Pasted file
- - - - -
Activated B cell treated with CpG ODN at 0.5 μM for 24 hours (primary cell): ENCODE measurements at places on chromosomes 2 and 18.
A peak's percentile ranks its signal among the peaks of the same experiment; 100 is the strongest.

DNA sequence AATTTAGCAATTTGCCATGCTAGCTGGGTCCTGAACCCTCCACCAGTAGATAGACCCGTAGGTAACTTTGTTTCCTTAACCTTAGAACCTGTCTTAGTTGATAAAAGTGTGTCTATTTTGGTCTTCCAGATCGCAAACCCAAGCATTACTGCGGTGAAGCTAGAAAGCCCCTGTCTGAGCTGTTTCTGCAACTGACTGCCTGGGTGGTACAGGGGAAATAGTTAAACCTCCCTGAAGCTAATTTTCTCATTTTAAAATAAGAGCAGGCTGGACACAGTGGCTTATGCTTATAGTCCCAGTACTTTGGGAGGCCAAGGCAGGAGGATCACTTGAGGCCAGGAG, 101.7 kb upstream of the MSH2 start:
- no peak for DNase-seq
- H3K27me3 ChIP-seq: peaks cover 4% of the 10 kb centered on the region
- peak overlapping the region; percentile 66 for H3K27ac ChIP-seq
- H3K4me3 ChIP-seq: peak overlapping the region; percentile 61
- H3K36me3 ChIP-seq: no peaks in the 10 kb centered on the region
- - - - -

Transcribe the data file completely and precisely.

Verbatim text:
Activated B cell treated with CpG ODN at 0.5 μM for 24 hours (primary cell): ENCODE measurements at places on chromosomes 2 and 18.
A peak's percentile ranks its signal among the peaks of the same experiment; 100 is the strongest.

DNA sequence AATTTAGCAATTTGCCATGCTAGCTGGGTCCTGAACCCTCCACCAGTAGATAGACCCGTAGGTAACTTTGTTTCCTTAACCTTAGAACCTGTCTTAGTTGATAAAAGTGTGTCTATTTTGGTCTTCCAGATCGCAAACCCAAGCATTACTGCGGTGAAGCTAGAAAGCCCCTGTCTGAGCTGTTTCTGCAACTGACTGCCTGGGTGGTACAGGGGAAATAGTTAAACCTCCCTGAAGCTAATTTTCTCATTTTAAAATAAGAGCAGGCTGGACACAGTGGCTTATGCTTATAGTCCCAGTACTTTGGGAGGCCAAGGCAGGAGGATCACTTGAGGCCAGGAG, 101.7 kb upstream of the MSH2 start:
- no peak for DNase-seq
- H3K27me3 ChIP-seq: peaks cover 4% of the 10 kb centered on the region
- peak overlapping the region; percentile 66 for H3K27ac ChIP-seq
- H3K4me3 ChIP-seq: peak overlapping the region; percentile 61
- H3K36me3 ChIP-seq: no peaks in the 10 kb centered on the region